SMTA Dallas: Texas Open for Electronics Business

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The Dallas SMTA Expo is scheduled for March 22 at the Plano Event Center, and we heard that our Texan friends have quite a gathering set up.

One-day tabletop shows like this are becoming increasingly popular; the cost to exhibitors isn’t eye-popping, and they draw local attendees who might not make it to bigger shows like SMTA International. In a stroke of scheduling luck, the Houston SMTA Expo is two days later, and some Dallas attendees and speakers plan to be at both events.

I spoke with Gary Tanel, president and ambassador of the Dallas Chapter of SMTA and chairman of the Electronics Alliance. I asked him to discuss what his group has on hand for the Dallas SMTA Expo. As Gary says, “Texas is open for business.”

Andy Shaughnessy: How’s it going, Gary? Long time! Why don’t you start off and tell us about the show. I understand you have some cool events going on.

Gary Tanel: Yes, and I’m energetic about being supportive. I think this is my 29th year as an SMTA member, and it’s my 28th year as being an SMTA officer. I’m currently the Dallas Chapter president and the Expo chairman, but I also now have the dubious title of international ambassador. I’m probably one of about a dozen or so ambassadors, meaning former board members who are part of the SMTA. So it’s very exciting. I get to go to some of the other trade shows and expos and represent SMTA. We’ve got an expo coming up in Colorado March 10, the Dallas Expo on March 22, and the Houston Expo on March 24. We’re very excited about that.

The excitement I feel is that Texas is open for business. We’ve had two years of hiatus where we did not have an expo, just to be on the safe side. We announced we would have the Expo this year and exhibitors just started signing up. We have more exhibitors this year than we’ve ever had at the Dallas Expo. We even have a waiting list of exhibitors. Other trade shows that I’ve attended in the Dallas area recently have been very well attended, so I’m very confident we’ll have a very good turnout at this show.

Shaughnessy: I understand you’re having a barbecue planned for this year.

Tanel: Yes, the barbecue is a lunch. We’ve had barbecue the last few years. We do have vegetarian food there for people who don’t eat barbecue.

We’re having a happy hour afterward. Normally we end our show at 3 p.m., and people go to other restaurants for happy hours or whatever and spread out. This year we thought that as long as everyone is together, let’s go and have some fun. So, happy hour from 1-4 p.m. The show ends at 3 p.m., but we’ll keep the booth open until 4 pm. It should be a lot of fun.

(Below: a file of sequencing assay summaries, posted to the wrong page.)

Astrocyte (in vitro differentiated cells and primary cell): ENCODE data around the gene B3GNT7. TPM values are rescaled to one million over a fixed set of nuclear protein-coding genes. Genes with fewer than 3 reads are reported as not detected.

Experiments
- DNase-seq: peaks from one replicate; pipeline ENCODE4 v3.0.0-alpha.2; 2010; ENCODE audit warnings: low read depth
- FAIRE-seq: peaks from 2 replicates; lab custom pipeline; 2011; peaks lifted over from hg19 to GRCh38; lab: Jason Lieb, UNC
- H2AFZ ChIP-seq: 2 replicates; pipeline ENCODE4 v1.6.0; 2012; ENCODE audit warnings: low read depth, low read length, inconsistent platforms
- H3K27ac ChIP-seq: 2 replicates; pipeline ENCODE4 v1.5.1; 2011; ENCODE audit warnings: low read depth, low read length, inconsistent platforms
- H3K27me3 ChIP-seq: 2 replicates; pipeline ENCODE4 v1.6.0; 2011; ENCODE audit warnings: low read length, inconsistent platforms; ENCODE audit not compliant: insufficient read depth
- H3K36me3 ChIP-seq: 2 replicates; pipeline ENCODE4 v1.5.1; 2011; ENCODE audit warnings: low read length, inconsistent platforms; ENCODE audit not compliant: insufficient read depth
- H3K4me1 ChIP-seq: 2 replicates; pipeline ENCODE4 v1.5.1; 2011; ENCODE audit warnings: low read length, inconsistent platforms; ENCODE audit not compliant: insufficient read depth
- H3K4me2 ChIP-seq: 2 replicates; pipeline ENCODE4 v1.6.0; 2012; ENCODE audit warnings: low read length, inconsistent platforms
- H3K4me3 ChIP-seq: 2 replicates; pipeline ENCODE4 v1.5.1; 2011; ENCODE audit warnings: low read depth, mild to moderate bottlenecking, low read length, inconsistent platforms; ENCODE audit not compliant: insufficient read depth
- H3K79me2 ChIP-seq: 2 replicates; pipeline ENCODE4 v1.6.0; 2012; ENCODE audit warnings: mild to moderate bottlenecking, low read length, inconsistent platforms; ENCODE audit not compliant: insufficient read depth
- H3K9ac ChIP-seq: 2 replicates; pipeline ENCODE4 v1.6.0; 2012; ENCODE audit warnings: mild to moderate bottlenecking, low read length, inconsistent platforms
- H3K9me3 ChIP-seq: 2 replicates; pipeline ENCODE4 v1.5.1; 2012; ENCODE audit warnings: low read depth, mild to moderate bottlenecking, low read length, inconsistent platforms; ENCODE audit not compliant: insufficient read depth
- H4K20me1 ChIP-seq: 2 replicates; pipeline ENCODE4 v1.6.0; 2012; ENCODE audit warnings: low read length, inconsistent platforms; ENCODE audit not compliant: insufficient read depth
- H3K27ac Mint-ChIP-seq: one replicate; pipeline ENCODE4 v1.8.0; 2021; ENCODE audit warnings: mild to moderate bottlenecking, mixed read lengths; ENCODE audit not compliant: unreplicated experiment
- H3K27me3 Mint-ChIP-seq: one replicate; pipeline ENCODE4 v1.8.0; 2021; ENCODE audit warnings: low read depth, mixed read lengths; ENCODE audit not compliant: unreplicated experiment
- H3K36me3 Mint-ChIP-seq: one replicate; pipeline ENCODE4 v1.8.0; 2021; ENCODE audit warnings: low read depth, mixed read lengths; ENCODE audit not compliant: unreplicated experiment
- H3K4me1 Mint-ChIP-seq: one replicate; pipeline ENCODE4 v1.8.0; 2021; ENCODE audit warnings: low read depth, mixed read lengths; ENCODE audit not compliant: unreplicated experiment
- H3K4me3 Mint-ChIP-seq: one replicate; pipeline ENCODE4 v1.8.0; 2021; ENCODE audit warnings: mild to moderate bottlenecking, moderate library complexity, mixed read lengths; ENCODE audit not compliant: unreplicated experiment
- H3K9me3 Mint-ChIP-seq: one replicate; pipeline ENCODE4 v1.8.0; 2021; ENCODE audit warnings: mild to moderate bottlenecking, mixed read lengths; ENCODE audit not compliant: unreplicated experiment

It’s a one-day show. Usually, the exhibitors set up early in the morning, do the show and leave, so there’s a lot of chasing around. We opened it up for two days so the exhibitors could set up the day before. On the day of the show they can relax, have a cup of coffee and a Danish before the show starts.

We’ve got a great technical conference with four national speakers, not just from the Dallas area. They are interspersed throughout the day, starting at 8:30 a.m.

Shaughnessy: I know Texas opened back up before many states, right?

Tanel: Yes. There were trade shows in Dallas like Design-2-Part, which had its largest show last year in the middle of 2021. Everybody in Texas was hungry for a show. They said, “It looks like COVID is over with. Let’s go and have a show.” It had the most exhibitors and attendees they ever had. Little did they know COVID was still hanging around for another year.

But the other shows I’ve been going to are very well attended. Because they’re local, attendees are all driving to the shows. The exhibitors are flying in from across the country.

I’m sure some people are still hesitant about attending events, and that’s fine. But if you’re comfortable, and you want to do some business, we’re open for you here in Texas.

Shaughnessy: So it’s not just a regional show anymore?

Tanel: No, exhibitors are coming from all over. We probably have attendees from the states around Texas, like New Mexico, Oklahoma and Louisiana; Texas itself is a big state. We get people from Austin and Houston come up to Dallas and there’s some of the Dallas folks who go down to the Houston Expo. We’ve got the Dallas show on a Tuesday and the Houston show on a Thursday. Some of the speakers and attendees go to both shows.

Shaughnessy: Right. What else has been going on with SMTA?

Tanel: We have a leadership forum in Colorado the middle of March. I tag along with the Colorado chapter’s Expo, where we host officers of various chapters. I think we have 43 chapters around the world right now. New and existing officers can share best practices. It’s a two-day review, and the new people get to learn a little bit more about what it’s like to be an officer and help in training some of the officers. Those of us who have been doing it a long time learn a lot from the new people coming up. I’m looking forward to that. We had a wonderful SMTA International in Minneapolis last year. We were partnered with the MD&M show and that worked out well.